Milk is in the news.
Forks Over Knives shared an article, Milk industry aims to pour cold water on criticisms, and my husband Rob discovered the dairy industry’s attempt to tell people the “truth” about milk on their website, Milk Truth. Both are attempting to shout their truth over the other.
With all of the information floating around, who is right? Who should we listen to?
The necessity and nutritional benefits of milk are highly debated today
On one side there is the Dairy Industry and the USDA. Both recommend milk as an integral part of a healthy diet. The USDA recommends adults drink three cups of dairy each day. The Milk Truth website claims that dairy milk contains 9 essential nutrients and offers a range of benefits that are backed by years of research. The website also claims that it’s difficult to get all the nutrients needed for the human body to thrive without milk in the diet.
On the other side there are vegans, paleos, doctors and scientists who claim milk should not be drunk by humans. The paleos claim that humans shouldn’t drink milk as our ancestors didn’t drink milk. Vegans say drinking milk of another mammal is unnatural. The vegans also worry about the conditions in which cows live, which can be less than accommodating to say the least. (Some) Doctors and scientists say that milk is not necessary for human survival and have research that shows milk is actually detrimental to human health.
Now let’s criticize
Milk Truth states dairy milk provides 9 essential nutrients … but which ones? There’s no clarification of which essential nutrients milk provides. A strike on the record for milk.
It’s also stated that dairy milk has eight times more protein than almond and rice milks. So what? Most American’s consume twice the amount of protein that is recommended (and necessary). American’s don’t need any more protein. Another strike.
“It’s hard to get the nutrients you need without milk in your diet” is yet another claim made by the website. Again, which nutrients? In addition, it makes sense that cutting out a source of nutrients in the American diet is detrimental to health as most of the foods that are consumed in the US are either devoid of nutrients or enriched. Americans struggle to eat the nutrients that they need from fruits, vegetables, legumes and whole grains, so they must get them from artificial sources. Strike for advocating for consumption of enriched products instead of foods naturally filled with vitamins and minerals.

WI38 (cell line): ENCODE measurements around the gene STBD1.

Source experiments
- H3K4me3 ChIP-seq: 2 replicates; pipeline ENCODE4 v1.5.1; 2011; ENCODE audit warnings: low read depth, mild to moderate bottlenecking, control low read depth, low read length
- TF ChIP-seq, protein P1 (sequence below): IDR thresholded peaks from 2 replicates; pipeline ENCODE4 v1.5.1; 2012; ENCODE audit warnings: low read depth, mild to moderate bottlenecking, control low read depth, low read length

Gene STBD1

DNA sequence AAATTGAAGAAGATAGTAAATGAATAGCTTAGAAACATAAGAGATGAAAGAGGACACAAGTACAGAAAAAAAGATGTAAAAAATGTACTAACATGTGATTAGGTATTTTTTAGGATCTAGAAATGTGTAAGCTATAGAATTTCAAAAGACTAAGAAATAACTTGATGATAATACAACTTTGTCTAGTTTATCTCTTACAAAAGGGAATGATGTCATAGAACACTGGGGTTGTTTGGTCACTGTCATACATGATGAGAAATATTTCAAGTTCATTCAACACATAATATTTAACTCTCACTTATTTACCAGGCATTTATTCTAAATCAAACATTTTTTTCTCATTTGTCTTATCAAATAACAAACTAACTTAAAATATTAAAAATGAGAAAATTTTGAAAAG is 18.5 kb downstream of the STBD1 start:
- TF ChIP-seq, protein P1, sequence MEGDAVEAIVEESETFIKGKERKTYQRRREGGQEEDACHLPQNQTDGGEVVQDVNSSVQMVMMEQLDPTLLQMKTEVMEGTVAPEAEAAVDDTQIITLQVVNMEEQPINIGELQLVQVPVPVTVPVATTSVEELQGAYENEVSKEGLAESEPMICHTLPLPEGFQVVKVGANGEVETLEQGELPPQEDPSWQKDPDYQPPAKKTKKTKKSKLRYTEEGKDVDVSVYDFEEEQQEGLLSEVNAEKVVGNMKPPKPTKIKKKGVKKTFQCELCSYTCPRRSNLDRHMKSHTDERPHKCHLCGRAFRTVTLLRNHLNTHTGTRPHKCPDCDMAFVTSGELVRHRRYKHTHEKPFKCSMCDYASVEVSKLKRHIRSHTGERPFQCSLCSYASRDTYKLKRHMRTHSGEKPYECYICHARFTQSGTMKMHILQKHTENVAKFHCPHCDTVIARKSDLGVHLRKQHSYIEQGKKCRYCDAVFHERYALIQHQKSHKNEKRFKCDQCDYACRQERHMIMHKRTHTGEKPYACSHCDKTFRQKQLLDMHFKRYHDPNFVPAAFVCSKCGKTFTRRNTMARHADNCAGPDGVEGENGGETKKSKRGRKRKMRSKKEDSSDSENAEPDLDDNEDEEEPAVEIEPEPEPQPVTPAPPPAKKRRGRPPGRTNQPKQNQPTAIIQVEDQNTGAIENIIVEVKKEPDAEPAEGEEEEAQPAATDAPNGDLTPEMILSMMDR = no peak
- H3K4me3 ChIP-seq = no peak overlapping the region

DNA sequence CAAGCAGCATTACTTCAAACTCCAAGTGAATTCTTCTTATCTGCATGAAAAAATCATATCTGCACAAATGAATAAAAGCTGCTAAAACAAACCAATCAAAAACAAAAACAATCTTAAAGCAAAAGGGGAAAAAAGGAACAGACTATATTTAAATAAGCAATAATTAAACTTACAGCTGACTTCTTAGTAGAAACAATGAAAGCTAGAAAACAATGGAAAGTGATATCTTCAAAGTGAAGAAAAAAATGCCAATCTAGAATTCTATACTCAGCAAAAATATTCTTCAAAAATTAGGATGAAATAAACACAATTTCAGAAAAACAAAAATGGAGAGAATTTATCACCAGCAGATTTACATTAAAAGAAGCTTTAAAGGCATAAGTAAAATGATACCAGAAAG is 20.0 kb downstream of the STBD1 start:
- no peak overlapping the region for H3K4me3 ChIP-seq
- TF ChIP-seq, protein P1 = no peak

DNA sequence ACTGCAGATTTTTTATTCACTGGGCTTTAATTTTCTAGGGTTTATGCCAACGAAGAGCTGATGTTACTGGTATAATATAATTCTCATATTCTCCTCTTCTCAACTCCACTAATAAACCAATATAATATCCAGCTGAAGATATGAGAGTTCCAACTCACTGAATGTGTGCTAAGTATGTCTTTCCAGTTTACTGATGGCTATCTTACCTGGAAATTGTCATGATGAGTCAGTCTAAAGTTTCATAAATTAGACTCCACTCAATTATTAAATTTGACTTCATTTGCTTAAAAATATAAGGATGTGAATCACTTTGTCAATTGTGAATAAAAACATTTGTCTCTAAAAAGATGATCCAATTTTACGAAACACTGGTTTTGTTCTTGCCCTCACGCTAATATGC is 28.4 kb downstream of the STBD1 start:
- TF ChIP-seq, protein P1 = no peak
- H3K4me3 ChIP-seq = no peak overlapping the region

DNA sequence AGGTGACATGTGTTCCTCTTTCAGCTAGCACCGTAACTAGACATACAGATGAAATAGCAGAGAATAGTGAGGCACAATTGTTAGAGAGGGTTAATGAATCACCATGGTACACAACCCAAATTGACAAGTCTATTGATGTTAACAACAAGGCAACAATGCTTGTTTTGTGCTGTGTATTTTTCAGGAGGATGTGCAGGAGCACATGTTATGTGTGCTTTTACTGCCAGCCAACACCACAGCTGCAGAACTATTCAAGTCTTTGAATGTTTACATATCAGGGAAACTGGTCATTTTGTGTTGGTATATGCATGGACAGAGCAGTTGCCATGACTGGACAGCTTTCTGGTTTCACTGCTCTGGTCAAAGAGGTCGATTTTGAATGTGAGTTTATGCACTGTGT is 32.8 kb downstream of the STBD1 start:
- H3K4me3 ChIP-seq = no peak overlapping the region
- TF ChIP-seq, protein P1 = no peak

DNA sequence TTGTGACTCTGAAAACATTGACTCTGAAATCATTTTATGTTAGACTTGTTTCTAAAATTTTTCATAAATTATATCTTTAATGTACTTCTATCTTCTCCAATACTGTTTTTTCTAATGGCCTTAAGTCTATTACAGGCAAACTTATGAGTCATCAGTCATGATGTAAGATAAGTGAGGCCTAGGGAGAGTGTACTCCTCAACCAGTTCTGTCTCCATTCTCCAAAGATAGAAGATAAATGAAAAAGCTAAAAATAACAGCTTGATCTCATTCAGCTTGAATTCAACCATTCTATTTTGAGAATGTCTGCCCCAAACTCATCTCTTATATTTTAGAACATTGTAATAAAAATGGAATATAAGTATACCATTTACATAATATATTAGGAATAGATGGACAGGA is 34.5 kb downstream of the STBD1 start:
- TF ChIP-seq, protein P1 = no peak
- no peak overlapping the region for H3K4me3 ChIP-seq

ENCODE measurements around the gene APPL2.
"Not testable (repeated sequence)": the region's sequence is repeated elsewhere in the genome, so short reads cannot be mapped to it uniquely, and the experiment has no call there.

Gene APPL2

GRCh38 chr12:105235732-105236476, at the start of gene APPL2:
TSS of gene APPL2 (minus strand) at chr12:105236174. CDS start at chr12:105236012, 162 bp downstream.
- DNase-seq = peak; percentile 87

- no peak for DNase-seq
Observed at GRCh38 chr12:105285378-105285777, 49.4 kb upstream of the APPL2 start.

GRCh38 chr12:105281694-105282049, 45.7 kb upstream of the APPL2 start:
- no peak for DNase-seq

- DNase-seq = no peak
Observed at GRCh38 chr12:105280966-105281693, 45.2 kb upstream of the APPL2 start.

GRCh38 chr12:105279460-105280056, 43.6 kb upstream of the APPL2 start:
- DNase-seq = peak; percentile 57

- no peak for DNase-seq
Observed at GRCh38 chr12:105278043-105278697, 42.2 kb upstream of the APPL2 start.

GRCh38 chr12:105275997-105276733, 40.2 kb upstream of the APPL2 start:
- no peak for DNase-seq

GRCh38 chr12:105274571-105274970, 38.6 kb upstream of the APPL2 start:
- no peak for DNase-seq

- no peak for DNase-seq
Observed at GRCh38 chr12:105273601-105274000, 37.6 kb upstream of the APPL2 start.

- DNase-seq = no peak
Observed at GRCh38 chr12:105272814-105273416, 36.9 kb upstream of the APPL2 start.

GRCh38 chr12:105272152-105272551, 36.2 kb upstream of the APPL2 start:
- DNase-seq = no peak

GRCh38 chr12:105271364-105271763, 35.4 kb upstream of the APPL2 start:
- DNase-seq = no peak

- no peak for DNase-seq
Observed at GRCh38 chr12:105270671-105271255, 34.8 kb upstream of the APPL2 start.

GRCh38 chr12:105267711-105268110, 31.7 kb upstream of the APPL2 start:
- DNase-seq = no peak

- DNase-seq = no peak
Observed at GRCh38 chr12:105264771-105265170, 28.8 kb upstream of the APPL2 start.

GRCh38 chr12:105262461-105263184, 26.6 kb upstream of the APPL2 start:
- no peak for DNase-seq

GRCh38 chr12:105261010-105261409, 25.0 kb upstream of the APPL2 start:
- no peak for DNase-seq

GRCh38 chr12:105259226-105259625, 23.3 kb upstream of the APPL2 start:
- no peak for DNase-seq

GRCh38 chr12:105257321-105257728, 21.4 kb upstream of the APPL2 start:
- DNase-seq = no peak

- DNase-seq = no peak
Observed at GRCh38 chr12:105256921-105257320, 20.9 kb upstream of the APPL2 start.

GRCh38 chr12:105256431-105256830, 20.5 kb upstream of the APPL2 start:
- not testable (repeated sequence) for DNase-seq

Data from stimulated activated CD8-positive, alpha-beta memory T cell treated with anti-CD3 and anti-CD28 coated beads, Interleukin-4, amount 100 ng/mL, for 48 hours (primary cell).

Yet the other side had problems with their arguments as well. Paleos use argumentum ad antiquitatem (argument of tradition) to reason that we shouldn’t drink milk. Strike because argumentum ad antiquitatem is a logical fallacy. The human race enslaved black people and didn’t allow women to vote in the past. Arguing we maintained habit in the past doesn’t mean it’s right or healthy.
Vegans may state that drinking milk is unnatural, but what’s classified as natural? Is modern transportation natural? Is technology natural? The debate over what’s natural is a matter of perspective and opinion, which creates another strike for the opposing side.
Who should we listen to if arguments for both sides have strikes against their reasoning?
Both opponents have issues, but only one side has validity: the anti-milk side.
The dairy industry may claim they have years of research supporting the health claims of milk, but those studies are almost always funded by the dairy industry. The studies that oppose dairy milk are mostly independently funded and funded without monetary interests in mind. Read Rob’s article — Is dairy milk bad for human health? — that addresses most of the problems associated with milk consumption, backed by scientific research.
In addition, the vegans’ claim that milk is unethical is valid as cows are artificially inseminated, prematurely separated from their young and housed in dirty and uncomfortable conditions.
Individuals receive a wide variety of benefits after removing milk from their diet including clearer skin, weight loss and/or decreased phlegm and allergies. Removing milk from the diet is an easy way to start your transition into a healthier lifestyle. As the increased sales of non-dairy milk has shown, it’s just as satisfying and just as delicious (if not more so) than dairy milk.
Why not try to make the change?